Politics, World, Middle East

100 years on, Balfour Declaration still divides

While Israel, UK celebrate fateful declaration's 100th anniversary, Palestinians say 1917 document has left painful legacy

02.11.2017 - Update : 03.11.2017
100 years on, Balfour Declaration still divides

By Kaamil Ahmed and Anees Barghouti


At almost every public appearance over the past week, Palestinian politicians have reiterated their demand that Britain apologize for the 1917 Balfour Declaration -- a document that laid the groundwork for Israel's creation -- while Israelis have prepared to celebrate the declaration's centennial.

Israel says the document paved the way for the country's creation at a time when Jews were discriminated against in Europe, while British Prime Minister Theresa May said her country should be "proud" of the declaration -- but Palestinians view it in an altogether different light.

They are marking the centennial on Thursday with protests in the West Bank and Gaza because of the role they say the declaration played in leading to the 1948 Nakba, or “Catastrophe”, when more than 700,000 Palestinians were displaced upon Israel's establishment.

"The Balfour declaration in 1917 can only be seen as a historical crime against the Palestinian people and a disgrace in the face of Britain that will not be erased by time," Mustafa Barghouti, leader of the Palestinian National Initiative and a former presidential candidate, told Anadolu Agency.

"It created the most racist apartheid regime in the history of mankind -- a nightmare Palestine has been living for 100 years now," he said.

Yara Hawari, Palestine Policy Fellow at the Al-Shabaka think-tank, told Anadolu Agency that the Balfour Declaration was not merely a historical document.

"Balfour’s legacy continues today through British foreign policy,” she said.

“British support for Zionism and Israel, more generally, has been sort of uncaring and continuous -- and that’s been to the detriment of Palestinian sovereignty and human rights,” Hawari added.

“Its legacy does not belong to the past," she said, asserting that Britain's decision to celebrate the centennial -- despite Palestinian objections -- should come as little surprise.

"Britain generally speaking hasn’t apologized for its imperial crimes in the past. We weren’t expecting something different," she said.

According to Hawari, it is important to note the declaration’s 100-year anniversary because discussions about Palestinian rights often center around the 1967 Arab-Israeli War, when Israel occupied East Jerusalem, the West Bank and the Gaza Strip.

"The Palestinian struggle for their rights has been going on for a lot longer than that [the 1967 war], even before Balfour," she said.

"The important thing about the centennial is remembering that it's not something that just goes back to '67," she added.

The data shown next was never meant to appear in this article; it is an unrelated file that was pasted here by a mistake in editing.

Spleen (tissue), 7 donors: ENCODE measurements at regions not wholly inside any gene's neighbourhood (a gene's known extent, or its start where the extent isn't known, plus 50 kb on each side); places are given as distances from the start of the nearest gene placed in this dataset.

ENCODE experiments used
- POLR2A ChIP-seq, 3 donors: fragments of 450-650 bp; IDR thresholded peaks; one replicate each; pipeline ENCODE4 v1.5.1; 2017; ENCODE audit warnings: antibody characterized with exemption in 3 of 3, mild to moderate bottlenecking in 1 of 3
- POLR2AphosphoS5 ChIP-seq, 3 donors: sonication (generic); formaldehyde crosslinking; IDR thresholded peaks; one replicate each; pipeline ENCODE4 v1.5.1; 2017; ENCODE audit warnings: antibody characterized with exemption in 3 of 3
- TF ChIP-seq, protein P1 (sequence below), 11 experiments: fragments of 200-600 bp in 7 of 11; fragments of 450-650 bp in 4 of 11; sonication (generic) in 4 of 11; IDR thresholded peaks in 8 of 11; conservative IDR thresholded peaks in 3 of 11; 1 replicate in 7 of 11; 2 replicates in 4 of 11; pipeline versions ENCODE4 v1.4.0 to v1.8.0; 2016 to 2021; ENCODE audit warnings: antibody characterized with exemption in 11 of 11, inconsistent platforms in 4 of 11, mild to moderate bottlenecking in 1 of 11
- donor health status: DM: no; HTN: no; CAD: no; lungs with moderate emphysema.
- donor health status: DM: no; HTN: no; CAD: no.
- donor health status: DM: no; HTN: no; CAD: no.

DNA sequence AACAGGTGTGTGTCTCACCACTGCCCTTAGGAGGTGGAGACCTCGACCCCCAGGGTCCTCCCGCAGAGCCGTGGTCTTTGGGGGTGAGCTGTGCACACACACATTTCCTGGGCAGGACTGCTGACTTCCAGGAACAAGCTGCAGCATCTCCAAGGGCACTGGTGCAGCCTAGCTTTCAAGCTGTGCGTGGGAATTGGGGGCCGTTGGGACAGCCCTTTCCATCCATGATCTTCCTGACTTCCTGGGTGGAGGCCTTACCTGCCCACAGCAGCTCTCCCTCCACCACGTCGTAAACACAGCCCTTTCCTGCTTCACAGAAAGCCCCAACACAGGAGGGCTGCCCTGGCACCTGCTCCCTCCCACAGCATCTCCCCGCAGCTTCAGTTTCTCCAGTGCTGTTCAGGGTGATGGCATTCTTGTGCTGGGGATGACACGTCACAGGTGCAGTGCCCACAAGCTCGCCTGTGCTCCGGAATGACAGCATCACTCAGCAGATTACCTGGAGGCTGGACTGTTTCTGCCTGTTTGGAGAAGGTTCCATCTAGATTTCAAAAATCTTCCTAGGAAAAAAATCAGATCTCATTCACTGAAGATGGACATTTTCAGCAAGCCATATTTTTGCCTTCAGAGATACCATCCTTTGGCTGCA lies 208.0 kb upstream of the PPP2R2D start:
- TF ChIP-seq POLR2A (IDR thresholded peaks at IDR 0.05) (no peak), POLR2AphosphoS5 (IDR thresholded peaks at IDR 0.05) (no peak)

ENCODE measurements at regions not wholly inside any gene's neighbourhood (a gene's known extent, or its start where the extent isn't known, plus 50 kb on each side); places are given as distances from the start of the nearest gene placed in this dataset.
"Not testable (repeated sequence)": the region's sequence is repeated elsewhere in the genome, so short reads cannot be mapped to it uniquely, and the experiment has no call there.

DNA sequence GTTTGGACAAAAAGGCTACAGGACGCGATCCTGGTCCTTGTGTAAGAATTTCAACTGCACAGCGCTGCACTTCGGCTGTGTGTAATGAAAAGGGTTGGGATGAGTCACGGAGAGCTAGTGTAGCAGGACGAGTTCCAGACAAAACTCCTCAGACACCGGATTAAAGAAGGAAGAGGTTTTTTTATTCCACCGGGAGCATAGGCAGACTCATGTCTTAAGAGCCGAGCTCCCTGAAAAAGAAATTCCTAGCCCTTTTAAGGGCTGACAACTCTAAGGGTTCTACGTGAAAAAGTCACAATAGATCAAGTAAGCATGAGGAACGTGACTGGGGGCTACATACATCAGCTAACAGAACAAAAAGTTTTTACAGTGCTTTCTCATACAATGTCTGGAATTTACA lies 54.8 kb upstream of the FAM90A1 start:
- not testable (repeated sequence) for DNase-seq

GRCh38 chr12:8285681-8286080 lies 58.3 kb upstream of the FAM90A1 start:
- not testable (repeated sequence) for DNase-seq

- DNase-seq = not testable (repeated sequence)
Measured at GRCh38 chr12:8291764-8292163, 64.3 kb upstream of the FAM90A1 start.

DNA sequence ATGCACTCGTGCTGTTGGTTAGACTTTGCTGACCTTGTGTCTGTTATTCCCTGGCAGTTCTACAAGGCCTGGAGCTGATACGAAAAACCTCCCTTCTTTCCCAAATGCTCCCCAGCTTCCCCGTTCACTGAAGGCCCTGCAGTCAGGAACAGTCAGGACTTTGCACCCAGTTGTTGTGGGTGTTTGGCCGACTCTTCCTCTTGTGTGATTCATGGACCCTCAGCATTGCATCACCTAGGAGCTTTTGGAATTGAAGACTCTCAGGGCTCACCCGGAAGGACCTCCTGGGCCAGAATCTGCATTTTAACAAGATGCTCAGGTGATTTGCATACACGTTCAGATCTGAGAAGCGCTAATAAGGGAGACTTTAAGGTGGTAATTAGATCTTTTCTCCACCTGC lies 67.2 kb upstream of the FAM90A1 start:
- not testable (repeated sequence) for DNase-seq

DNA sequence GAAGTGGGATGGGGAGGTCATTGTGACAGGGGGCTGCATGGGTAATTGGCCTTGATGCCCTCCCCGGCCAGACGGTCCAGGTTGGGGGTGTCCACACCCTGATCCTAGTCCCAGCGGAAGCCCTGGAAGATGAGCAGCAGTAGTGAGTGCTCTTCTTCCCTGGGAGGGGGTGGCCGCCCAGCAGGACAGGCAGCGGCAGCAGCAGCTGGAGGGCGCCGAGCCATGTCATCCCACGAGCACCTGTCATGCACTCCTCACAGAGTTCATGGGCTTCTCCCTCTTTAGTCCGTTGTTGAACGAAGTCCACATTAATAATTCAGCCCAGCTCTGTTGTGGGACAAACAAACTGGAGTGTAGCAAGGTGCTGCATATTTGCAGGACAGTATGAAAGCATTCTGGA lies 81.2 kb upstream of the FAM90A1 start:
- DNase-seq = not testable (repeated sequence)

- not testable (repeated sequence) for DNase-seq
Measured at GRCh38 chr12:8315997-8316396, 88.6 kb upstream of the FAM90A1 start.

Celebrating with pride

Britain is marking the centennial with an event at its embassy in Tel Aviv and a private dinner attended by Israeli Prime Minister Benjamin Netanyahu and his U.K. counterpart.

When leaving for London on Wednesday, Netanyahu responded to Palestinian criticisms of the anniversary celebrations, saying the declaration "recognized the right of the Jewish people to their national home in this land”.

"The Palestinians say the Balfour Declaration was a ‘tragedy’. It wasn’t a tragedy. What has been tragic is their refusal to accept this 100 years later,” Netanyahu said.

“I hope they change their mind, because if they do they can move forward finally to making peace between our two peoples," he added.

British officials have recently sought to emphasize another part of the 1917 letter written by then British Foreign Secretary Arthur Balfour to Lord Walter Rothschild, a prominent British Jew and supporter of the Zionist movement: namely, its assertion that the rights of "non-Jewish communities in Palestine" must not be infringed upon.

Last month, Jonathan Allen, the U.K.'s deputy permanent representative to the UN, told the UN Security Council that there was "unfinished business" because the failure thus far to establish a Palestinian state meant the Balfour Declaration had not been fulfilled -- a sentiment echoed this week by U.K. Foreign Secretary Boris Johnson.

"It is Israelis and Palestinians who must negotiate the details and write their own chapter in history," Johnson wrote in a column published jointly by the British Daily Telegraph, Israeli daily Yedioth Ahronoth and Palestinian newspaper Al-Quds.

“A century on, Britain will give whatever support we can in order to close the ring and complete the unfinished business of the Balfour Declaration,” he added.

The Palestinians, for their part, have been vocal about their opposition to the British celebrations, with the Palestine Liberation Organization (PLO) running a social media campaign aimed at highlighting the declaration’s negative impact on the Palestinian people.

Writing in British newspaper The Guardian on Wednesday, Palestinian President Mahmoud Abbas said the declaration’s negative consequences "can be made right”.

"This will require humility and courage,” Abbas wrote. “It will require coming to terms with the past, recognizing mistakes, and taking concrete steps to correct those mistakes.”

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